In light of everything going on in the world, it’s easy to feel completely out of control. So today I’d like to go over some ways you can take back control of your emotions. As our fear and anxiety increase, our sense of control decreases, and we can feel powerless and full of worry and be scared of what could happen next. There are so many unknowns, that we can find ourselves pondering the what-ifs, imagining worst-case scenarios. But one thing we need to remember is that we are all going to have our ups and downs throughout this ever-changing time in our world. We are truly going through the emotional cycle of grief, as we would if we did lose a loved one-and many of us have. We are grieving the loss of our everyday normal lives, or what we felt safe and secure and comfortable in. We are also grieving the loss of the plans we had made for vacations, graduations, weddings, concerts, ball games, and birthday parties. Let’s look at this cycle and where we may have potentially experienced these feelings in the past so that we can draw and learn from this experience and gain wisdom on how we can take back control.
In 2017 I was in a really bad automobile accident. As in literally hit by a truck while my car was at a complete stop on the freeway. The driver of the truck, which was a commercial truck about half the size of a semi, was distracted and didn’t even see that traffic had stopped, which means he never slowed down. I walked away from the accident but was immediately in pain and was in 3-4 doctor’s appointments a week for almost a full year. What I lost that day was my sense of control in my surroundings. You see, we all must have the illusion of control and an inherent trust in others in order to move through the world with confidence in our everyday lives. We believe that we have control of ourselves and our vehicles and we follow the rules and expect others to do the same. But in an instant, someone can deviate from following the rules, and break that trust. Anyone who has been through a trauma or has been a victim of a crime has been through those feelings. You begin to be extra cautious, scared of what could happen, and that sense of dread and paranoia lingers long after the event. For some, it consumes their life, and for others, they are able to work through it on their own or with professional guidance. And if they do work through it, slowly but surely they stop looking over their shoulder, aren’t as nervous in similar situations, and that sense trust and sense of control returns.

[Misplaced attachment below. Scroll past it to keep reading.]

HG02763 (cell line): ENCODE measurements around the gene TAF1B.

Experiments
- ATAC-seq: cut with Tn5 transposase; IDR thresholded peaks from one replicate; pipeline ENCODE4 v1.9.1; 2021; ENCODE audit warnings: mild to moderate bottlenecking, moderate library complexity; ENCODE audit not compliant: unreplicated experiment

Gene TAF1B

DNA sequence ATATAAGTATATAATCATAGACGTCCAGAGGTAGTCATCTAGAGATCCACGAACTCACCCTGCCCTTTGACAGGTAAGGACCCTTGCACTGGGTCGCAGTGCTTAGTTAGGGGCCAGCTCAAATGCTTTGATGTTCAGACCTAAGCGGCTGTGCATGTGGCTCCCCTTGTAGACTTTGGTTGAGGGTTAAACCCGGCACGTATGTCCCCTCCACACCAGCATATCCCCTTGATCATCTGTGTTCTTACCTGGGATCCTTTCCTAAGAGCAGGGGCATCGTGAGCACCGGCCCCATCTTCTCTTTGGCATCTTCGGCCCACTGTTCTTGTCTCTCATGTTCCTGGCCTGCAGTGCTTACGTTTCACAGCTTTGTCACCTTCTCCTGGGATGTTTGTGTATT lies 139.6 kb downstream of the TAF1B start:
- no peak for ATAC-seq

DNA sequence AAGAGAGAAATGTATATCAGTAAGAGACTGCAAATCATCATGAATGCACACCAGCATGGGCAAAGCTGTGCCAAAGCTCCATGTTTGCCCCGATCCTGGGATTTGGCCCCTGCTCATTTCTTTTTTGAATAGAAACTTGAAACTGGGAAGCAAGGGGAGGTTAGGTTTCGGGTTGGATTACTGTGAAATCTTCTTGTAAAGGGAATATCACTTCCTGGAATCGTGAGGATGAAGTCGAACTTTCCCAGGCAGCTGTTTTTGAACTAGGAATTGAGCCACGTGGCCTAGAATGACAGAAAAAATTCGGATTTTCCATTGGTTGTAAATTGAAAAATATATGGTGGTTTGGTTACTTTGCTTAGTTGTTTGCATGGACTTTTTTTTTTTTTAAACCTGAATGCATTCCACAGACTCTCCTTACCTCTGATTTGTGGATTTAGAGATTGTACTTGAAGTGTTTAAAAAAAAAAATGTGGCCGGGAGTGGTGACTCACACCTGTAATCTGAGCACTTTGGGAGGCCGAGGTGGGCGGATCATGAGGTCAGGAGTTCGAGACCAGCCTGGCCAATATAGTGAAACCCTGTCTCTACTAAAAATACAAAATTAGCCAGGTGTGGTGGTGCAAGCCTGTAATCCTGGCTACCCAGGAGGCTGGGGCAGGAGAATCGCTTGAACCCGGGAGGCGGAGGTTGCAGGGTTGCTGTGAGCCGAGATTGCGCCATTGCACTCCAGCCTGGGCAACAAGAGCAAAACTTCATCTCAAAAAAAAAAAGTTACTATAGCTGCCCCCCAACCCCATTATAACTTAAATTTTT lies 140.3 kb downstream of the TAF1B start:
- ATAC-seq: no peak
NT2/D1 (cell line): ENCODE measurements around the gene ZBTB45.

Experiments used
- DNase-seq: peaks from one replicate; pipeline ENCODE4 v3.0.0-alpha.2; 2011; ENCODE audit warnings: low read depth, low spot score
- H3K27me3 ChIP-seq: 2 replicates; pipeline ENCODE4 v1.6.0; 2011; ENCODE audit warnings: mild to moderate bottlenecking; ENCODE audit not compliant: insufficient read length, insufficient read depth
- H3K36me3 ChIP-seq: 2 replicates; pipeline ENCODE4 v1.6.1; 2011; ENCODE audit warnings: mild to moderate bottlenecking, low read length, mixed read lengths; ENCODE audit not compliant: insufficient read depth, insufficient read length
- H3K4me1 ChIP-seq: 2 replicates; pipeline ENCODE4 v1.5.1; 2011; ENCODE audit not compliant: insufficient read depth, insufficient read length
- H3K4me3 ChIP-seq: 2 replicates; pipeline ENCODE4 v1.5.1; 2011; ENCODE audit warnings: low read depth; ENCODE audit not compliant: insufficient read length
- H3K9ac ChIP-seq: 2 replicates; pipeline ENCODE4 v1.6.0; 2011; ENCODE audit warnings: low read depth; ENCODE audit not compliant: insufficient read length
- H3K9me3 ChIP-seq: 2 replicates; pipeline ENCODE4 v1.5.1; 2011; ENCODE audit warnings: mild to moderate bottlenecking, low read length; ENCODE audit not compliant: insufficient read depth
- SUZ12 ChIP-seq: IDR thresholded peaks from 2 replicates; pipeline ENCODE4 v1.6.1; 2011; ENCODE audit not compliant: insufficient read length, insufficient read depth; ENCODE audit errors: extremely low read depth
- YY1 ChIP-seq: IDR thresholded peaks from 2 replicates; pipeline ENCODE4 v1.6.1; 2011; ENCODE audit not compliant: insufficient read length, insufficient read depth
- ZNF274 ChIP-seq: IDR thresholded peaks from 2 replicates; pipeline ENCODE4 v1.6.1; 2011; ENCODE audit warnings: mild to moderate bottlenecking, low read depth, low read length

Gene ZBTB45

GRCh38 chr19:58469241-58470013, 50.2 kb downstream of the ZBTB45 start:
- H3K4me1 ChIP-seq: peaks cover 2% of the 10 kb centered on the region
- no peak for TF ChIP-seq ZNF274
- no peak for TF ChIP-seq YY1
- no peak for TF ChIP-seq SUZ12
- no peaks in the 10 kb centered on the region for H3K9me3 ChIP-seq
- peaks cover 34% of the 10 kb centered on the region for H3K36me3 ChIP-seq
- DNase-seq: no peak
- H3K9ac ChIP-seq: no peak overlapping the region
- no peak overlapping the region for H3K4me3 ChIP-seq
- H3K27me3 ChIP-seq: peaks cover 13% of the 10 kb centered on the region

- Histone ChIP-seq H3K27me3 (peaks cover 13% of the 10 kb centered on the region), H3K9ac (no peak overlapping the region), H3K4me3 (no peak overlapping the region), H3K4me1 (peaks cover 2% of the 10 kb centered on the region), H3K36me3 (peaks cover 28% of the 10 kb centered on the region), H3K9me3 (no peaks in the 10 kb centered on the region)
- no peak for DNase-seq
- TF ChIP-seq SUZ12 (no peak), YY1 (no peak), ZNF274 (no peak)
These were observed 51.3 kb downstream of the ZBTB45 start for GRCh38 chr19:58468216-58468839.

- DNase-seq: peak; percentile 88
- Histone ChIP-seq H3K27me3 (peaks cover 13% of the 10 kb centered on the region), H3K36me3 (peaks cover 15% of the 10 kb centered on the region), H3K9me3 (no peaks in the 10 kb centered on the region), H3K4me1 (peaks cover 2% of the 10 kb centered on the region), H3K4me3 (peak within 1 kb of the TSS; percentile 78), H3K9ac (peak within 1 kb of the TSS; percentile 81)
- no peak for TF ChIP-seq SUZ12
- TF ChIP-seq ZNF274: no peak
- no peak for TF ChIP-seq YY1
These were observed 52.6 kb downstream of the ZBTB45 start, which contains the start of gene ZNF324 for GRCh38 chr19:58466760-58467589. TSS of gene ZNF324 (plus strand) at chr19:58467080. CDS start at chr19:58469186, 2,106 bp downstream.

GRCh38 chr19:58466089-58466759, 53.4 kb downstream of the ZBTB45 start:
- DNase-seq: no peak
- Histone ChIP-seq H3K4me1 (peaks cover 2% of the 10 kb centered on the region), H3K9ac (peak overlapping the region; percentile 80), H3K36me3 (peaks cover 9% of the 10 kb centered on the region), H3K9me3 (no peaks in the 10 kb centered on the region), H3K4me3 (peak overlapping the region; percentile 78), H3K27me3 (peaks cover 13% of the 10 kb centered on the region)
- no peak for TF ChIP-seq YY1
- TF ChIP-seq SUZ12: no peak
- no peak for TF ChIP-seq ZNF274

This virus is very similar in that as we are navigating through this situation, we have lost our inherent sense of trust that we can go to the grocery store, get gas in our cars, eat at a restaurant with family and friends, and it will all be okay. Working to gain a sense of control over the things you can right now is key to reducing your anxiety and fear. Changing your perspective to recognize what you can do and what choices you do have, will give you back a sense of safety, security, and ultimately control. If you are reading this, you likely are fortunate enough to have your basic needs met-food, water, and shelter. So if that is the case and you find yourself struggling, it’s time to work on that next level I have been discussing your sense of safety and security. Giving yourself that will give you peace, which we could all use a little more of right now. In order to do that, you first need to make sure that you and your loved ones have everything you need at home. If you have lost your income, search for the programs that can help you and actively work to be able to take care of the basics so that’s not as much of a worry.